This exhibition is about the contemporary art scene in Los Angeles, but your career actually began in China, where you lived for many years. What’s the story there?
I majored in Art History at Wellesley (the top US college for women, which counts Hillary Clinton among its alumni). The college is known for being progressive, and for having teachers who are well-schooled in feminist thought. It had such an impact on me! My art history teacher Heping Liu was from China, and he was the reason why I ended up spending several years there right after graduating. This was about ten years ago. He told me, ‘China’s economic future looks bright, and any strong economy is interested in art. If you move there now, you will find great opportunities.’ He was right. The contemporary art scene was just budding, and it was far from saturated. And that’s what I ended up doing.
And the market there was dominated by Chinese art, right?
Yes, there wasn’t much international art being shown when I began working as an intern at MoCA Shanghai, the first private museum in Shanghai, one of many that have since appeared all over the country. The best thing about everything being new and untested was that none of the hierarchies had been established yet. Our organisation was quite flat, and I made friends with the owners. They focused on producing exhibitions that would attract new artists and ideas. One of the exhibitions we worked on featured the Spanish architect Antoni Gaudi. It was a truly international exchange project, and that was how I came into contact with people from the Chinese art scene. Everybody came to the show opening: curators, artists, and collectors. We all became good friends.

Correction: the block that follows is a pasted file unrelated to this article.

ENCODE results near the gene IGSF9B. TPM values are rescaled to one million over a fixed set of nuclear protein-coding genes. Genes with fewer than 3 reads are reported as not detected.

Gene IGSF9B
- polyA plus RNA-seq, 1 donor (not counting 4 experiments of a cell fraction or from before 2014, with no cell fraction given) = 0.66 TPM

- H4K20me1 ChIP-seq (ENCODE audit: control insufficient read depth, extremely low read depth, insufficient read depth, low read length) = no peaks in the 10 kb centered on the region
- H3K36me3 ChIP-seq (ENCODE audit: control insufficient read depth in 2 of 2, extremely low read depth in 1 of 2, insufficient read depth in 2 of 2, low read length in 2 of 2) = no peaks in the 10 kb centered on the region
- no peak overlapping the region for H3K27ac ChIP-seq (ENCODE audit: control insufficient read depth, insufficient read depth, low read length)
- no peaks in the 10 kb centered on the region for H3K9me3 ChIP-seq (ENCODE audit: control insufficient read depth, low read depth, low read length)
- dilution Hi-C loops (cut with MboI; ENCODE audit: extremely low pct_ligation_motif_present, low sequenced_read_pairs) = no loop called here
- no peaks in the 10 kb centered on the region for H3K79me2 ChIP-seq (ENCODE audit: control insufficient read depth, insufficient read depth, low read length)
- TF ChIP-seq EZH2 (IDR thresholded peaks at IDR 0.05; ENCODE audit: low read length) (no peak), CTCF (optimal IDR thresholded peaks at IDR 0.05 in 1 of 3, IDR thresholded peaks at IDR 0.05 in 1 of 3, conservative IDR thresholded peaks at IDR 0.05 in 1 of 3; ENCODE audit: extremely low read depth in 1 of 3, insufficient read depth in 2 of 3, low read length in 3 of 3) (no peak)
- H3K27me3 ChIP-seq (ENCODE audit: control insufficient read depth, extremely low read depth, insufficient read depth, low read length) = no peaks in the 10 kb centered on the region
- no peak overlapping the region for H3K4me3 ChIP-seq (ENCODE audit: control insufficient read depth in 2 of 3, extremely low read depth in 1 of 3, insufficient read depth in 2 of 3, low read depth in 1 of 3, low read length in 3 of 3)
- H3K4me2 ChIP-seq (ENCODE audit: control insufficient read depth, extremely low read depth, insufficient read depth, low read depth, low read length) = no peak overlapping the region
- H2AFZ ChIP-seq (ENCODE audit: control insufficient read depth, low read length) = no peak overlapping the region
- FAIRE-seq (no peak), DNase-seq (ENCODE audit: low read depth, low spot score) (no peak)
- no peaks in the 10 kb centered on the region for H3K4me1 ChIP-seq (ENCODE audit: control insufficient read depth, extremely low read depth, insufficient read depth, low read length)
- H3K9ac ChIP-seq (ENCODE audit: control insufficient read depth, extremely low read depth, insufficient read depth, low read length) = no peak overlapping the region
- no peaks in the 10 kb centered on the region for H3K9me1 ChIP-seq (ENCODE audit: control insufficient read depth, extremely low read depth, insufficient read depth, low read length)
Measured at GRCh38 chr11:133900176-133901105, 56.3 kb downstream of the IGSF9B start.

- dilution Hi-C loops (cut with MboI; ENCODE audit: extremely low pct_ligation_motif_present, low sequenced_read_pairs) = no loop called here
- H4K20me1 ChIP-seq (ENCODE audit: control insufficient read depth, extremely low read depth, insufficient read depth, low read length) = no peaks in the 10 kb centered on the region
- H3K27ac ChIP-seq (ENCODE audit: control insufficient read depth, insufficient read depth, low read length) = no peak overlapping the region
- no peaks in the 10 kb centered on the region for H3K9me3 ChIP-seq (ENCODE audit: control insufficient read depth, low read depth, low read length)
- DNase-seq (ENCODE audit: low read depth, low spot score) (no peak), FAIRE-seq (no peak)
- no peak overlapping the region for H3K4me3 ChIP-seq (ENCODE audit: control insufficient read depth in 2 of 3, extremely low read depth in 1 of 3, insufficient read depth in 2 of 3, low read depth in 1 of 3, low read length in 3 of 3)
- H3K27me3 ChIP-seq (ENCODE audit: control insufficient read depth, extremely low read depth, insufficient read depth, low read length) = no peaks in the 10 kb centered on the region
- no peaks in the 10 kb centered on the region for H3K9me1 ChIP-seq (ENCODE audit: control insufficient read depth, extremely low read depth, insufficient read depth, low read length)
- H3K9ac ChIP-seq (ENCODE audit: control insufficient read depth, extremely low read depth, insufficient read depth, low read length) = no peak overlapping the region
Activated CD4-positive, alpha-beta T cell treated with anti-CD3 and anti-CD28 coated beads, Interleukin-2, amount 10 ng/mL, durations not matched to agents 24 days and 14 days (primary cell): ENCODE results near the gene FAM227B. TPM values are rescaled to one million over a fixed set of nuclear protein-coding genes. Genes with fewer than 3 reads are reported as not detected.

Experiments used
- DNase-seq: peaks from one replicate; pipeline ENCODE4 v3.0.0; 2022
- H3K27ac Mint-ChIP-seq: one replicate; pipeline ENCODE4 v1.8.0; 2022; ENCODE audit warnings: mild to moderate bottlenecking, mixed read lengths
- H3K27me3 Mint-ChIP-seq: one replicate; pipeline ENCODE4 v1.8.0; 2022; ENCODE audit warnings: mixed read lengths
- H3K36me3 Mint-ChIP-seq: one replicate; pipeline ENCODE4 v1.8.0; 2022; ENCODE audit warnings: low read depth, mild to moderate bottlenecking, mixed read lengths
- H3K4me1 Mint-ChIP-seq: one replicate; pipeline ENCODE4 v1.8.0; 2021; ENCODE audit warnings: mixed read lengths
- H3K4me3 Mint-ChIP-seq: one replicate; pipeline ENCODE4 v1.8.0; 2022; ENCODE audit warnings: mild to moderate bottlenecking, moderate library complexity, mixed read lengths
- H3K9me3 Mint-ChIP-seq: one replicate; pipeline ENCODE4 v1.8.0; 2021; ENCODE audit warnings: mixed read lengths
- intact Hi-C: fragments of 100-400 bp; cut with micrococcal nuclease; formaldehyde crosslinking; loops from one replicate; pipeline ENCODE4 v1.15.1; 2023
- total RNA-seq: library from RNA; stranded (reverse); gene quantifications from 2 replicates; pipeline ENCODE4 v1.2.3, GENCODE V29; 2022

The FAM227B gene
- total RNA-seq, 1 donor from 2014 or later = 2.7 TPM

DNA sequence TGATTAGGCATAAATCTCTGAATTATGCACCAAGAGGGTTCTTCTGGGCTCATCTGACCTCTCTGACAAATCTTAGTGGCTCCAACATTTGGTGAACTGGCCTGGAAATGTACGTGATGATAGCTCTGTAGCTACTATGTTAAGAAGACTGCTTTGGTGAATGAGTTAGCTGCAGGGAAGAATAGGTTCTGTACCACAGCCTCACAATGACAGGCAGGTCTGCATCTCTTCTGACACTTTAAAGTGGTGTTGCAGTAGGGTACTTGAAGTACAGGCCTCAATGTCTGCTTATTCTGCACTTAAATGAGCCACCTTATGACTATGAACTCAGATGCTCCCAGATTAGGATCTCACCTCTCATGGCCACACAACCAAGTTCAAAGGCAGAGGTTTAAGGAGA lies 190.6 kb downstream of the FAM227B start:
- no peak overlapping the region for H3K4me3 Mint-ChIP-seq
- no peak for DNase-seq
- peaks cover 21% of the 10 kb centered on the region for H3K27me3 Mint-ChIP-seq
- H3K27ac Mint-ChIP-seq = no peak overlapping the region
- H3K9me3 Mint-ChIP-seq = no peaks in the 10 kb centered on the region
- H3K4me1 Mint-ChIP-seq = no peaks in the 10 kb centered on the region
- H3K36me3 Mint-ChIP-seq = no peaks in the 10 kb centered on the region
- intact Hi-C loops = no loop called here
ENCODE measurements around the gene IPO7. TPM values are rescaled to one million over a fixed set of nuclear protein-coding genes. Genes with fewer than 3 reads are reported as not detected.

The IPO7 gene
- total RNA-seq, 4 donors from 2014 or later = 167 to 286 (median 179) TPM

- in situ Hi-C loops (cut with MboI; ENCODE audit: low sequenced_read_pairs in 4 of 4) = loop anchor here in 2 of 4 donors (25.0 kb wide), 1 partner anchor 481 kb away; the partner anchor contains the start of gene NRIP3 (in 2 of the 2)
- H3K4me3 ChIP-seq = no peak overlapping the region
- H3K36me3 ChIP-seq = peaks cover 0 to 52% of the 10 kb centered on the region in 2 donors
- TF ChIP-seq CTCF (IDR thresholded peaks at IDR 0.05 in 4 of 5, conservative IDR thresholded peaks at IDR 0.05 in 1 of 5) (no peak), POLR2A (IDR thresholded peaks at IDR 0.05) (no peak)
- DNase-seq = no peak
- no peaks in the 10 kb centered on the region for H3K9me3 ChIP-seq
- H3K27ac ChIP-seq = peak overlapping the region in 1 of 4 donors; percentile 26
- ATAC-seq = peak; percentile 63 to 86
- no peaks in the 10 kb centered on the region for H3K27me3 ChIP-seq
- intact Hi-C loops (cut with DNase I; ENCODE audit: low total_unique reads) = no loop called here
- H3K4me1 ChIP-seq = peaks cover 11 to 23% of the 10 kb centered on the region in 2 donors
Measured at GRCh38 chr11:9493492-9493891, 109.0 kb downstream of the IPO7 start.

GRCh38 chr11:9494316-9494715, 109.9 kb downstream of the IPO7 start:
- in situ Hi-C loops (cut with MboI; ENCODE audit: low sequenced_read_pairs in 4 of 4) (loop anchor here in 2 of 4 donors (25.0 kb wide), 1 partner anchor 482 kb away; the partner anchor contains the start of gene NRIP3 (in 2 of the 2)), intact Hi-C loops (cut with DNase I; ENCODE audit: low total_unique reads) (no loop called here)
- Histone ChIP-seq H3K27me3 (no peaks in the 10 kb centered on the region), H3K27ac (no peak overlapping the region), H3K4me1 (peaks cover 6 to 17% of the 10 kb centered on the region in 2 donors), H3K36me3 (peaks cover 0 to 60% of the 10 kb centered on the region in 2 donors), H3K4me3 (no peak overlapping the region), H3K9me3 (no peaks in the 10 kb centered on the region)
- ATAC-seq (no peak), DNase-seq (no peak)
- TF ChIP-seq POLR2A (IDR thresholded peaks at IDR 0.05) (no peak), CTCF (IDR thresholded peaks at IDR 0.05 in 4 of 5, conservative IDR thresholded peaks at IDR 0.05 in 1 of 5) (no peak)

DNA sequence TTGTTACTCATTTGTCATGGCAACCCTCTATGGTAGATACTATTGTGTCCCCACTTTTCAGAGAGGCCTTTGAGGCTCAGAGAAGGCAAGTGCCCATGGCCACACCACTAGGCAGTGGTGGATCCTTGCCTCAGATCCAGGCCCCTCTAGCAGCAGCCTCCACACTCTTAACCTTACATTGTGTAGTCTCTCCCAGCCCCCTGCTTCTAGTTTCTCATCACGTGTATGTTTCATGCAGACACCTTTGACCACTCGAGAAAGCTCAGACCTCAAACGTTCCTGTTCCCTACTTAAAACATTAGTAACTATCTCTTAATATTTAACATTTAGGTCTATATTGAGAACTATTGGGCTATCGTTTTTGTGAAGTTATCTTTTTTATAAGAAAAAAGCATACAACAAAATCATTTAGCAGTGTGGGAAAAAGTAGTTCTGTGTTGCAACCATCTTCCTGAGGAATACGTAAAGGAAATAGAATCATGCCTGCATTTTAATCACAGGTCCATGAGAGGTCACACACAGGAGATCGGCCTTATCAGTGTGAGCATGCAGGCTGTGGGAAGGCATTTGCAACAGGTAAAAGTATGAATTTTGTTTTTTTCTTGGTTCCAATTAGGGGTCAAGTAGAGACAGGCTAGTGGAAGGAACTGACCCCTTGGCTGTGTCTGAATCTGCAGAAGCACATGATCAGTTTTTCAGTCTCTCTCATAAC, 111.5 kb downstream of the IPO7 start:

So how did you end up on the commercial side of things?
As time went by, I simply befriended the collectors. They were all starting out with their collections, so our needs were neatly aligned. I knew American art, and they needed somebody who could introduce them to artists whose careers were just taking off, and whose price levels hadn’t peaked yet. We joined forces, basically. At first, it was mostly a matter of translating art journal articles to Chinese. Good scholarly material is far more available in Chinese today, and there is a large selection now.
So, basically, you were there to witness the shift of Chinese buyers, from buying Chinese art to buying Western art, as it actually happened?
That’s right, they were collecting Chinese contemporary art and antiques. Which is no surprise really, what you know is always the most accessible to you. They were able to meet with contemporary Chinese artists, ask them questions, and get to know them.